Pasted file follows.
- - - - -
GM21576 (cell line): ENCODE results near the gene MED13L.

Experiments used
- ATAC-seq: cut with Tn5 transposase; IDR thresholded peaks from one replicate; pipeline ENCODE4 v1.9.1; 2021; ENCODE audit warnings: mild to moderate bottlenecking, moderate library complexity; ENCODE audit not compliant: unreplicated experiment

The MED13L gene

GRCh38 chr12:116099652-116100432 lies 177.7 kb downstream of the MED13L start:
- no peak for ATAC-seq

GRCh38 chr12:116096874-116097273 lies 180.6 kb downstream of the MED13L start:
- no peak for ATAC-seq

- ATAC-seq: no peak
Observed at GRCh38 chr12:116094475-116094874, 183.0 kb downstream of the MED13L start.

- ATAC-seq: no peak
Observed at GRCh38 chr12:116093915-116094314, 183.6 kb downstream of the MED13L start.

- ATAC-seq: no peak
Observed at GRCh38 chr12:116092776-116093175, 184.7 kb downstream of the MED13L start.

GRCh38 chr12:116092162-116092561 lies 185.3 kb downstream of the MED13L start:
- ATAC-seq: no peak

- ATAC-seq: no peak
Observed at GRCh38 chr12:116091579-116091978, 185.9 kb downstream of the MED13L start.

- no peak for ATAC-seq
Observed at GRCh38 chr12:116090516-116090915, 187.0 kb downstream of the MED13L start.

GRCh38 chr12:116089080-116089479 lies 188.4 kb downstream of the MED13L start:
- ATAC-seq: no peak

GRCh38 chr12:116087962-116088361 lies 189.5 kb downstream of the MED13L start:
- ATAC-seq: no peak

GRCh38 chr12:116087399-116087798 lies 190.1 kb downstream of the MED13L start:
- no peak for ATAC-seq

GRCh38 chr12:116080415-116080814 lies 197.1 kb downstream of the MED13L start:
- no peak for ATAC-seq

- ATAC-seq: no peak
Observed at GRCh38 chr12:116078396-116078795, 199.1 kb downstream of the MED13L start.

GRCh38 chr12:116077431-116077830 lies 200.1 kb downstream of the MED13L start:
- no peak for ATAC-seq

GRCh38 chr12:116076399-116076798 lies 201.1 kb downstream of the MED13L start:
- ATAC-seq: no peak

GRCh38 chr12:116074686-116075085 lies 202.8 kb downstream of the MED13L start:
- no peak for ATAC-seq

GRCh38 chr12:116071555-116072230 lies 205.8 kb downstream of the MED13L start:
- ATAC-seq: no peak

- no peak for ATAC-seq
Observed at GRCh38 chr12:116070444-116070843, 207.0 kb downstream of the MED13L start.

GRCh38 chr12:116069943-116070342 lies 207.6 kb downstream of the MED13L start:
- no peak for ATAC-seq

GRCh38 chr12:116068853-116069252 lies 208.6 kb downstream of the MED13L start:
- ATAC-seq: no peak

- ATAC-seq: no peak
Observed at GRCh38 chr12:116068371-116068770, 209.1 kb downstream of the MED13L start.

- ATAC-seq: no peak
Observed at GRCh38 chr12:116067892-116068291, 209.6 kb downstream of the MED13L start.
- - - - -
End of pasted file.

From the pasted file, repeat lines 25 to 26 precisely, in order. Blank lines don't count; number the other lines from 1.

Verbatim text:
GRCh38 chr12:116087399-116087798 lies 190.1 kb downstream of the MED13L start:
- no peak for ATAC-seq